Nanjing Union Theological Seminary

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Nanjing Union Theological Seminary

The Nanjing Union Theological Seminary (Chinese: 金陵协和神学院; pinyin: Jīnlíng xiéhé shénxuéyuàn) is the flagship theological seminary of Protestant Christianity in China today. It is managed by the China Christian Council.

Prior to the founding of the People's Republic of China, the institution had its beginnings as Nanjing Theological Seminary, established in 1911. In November 1952, ten other theological seminaries in East China would join it to form Nanjing Union Theological Seminary. In 1961, Yanjing Union Theological Seminary of Beijing would likewise join, making a total of twelve seminaries which formed the new seminary.[1]

Seminary During the Japanese Occupation[edit]

During the massacre in Nanjing during December 1937, the pre-consolidated Nanjing Theological Seminary housed thousands of Chinese civilians in an effort to offer protection from the Japanese soldiers.[2] However, Christian affiliated schools and seminaries suffered during the Japanese Invasion, and many were unofficially moved into unoccupied areas of Free China.[3]

During the People's Republic of China[edit]

In early 1952, the Three-Self Patriotic Movement worked to reform theological education. The new government saw Christianity as a potentially subversive power and seminaries lost funds from overseas denominations. Y. T. Wu was at the head of a committee to work towards the union of seminaries in East China. By November 1952, eleven theological seminaries from East China were incorporated as Nanjing Union Theological Seminary:[4]

  • Trinity Theological Seminary, Ningbo (宁波三一圣经学院)
  • Central Theological Seminary, Shanghai (上海圣公会中央神学院)
  • China Theological Seminary, Hangzhou (杭州中国神学院)
  • China Baptist Theological Seminary, Shanghai (上海中华浸会神学院)
  • Jiangsu Baptist Bible College, Zhenjiang (镇江浸会圣经学院)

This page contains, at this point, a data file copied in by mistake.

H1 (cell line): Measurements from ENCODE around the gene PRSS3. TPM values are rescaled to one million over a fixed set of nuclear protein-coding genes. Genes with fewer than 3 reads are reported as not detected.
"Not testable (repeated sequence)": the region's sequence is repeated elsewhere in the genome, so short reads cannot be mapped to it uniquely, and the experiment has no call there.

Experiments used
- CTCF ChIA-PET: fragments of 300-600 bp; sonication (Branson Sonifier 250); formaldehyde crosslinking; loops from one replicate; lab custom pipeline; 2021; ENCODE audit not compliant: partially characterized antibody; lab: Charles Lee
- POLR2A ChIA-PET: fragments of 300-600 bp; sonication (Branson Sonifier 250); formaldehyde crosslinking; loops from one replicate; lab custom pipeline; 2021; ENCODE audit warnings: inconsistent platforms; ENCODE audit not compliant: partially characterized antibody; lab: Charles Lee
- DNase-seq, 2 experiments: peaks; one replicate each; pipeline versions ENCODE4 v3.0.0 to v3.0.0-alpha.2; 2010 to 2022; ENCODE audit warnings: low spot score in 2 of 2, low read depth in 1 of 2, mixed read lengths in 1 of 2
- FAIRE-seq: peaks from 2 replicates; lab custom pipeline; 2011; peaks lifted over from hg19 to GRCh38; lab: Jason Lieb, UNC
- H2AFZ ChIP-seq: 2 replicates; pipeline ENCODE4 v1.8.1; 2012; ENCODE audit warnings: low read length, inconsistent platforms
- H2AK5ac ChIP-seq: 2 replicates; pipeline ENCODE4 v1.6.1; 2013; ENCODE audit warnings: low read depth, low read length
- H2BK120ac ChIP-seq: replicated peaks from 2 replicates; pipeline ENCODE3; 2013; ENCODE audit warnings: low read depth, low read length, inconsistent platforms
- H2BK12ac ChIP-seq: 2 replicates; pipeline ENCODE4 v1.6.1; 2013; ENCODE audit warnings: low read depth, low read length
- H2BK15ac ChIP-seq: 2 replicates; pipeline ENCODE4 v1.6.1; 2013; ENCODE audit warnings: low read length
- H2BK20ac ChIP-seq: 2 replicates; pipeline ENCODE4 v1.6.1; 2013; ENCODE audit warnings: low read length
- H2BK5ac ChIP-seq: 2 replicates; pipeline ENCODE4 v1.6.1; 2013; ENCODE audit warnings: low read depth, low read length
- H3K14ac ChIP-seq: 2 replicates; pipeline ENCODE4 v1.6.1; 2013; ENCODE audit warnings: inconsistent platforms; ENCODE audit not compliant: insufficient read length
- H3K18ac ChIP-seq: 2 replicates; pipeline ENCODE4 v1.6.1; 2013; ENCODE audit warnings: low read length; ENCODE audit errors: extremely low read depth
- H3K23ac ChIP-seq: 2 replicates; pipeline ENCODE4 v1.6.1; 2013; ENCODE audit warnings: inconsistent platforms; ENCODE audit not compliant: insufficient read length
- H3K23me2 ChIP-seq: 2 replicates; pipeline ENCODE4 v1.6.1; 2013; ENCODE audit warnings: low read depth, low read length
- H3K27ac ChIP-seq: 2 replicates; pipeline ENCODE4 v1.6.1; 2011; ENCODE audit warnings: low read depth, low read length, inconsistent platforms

• Ming Dao Bible Seminary, Jinan (济南明道圣经学院)
  • Nanjing Theological Seminary (南京金陵神学院)
  • North China Theological Seminary, Wuxi (无锡华北神学院)
  • Minan Theological Seminary, Changzhou (漳州闽南神学院)
  • Fujian Union Seminary, Fuzhou (福州福建协和神学院)
  • Cheloo Theological Seminary, Jinan (济南齐鲁神学院)

In 1961, a twelfth institution would join the union, Yanjing Union Theological Seminary, Beijing (燕京协和神学院).

In December 1952, K. H. Ting would be elected by the board of directors as the new principal. The union brought together a wide theological spectrum of instructors and students.

The seminary has long been the main center for training religious leaders, and was reopened as one of China’s primary institutions for religious study in 1981.[5]

Protestantism regained popularity in China during the 1980s, and the Jinling Theological Seminary, which was the only graduate-level seminary at the time, began publishing a new Theological Review; the Jinling shenxuezhi, or Jinling Theological Review, as well as the publication entitled Zongjiao, or Religion.[6]

Historical Figures Associated with the Seminary[edit]

See also[edit]

References[edit]

  1. ^ "金陵协和神学院" [Nanjing Union Theological Seminary] (in Chinese). Baidu. Retrieved April 7, 2016. 
  2. ^ Woods, John E. (1998). The Good man of Nanking: the Diaries of John Rabe. p. 274.
  3. ^ Book, Timothy. “Christianity Under the Japanese Occupation” in Christianity in China: From the Eighteenth Century to the Present, ed. Daniel H. Bays. Stanford University Press, Stanford, California, 1996.
  4. ^ Wickeri, Philip (2007). Reconstructing Christianity in China: K. H. Ting and the Chinese Church. Maryknoll, NY: Orbis Books. pp. 106–111, 394n35. ISBN 1-57075-751-8. 
  5. ^ Goldman, Merle. “Religion in Post-Mao China.” Annals of the American Academy of Political and Social Science, vol 483 (1986), 146-156.
  6. ^ Bays, Daniel H. “Chinese Protestant Christianity Today” The China Quarterly, no 174 (2003): 488-504

External links[edit]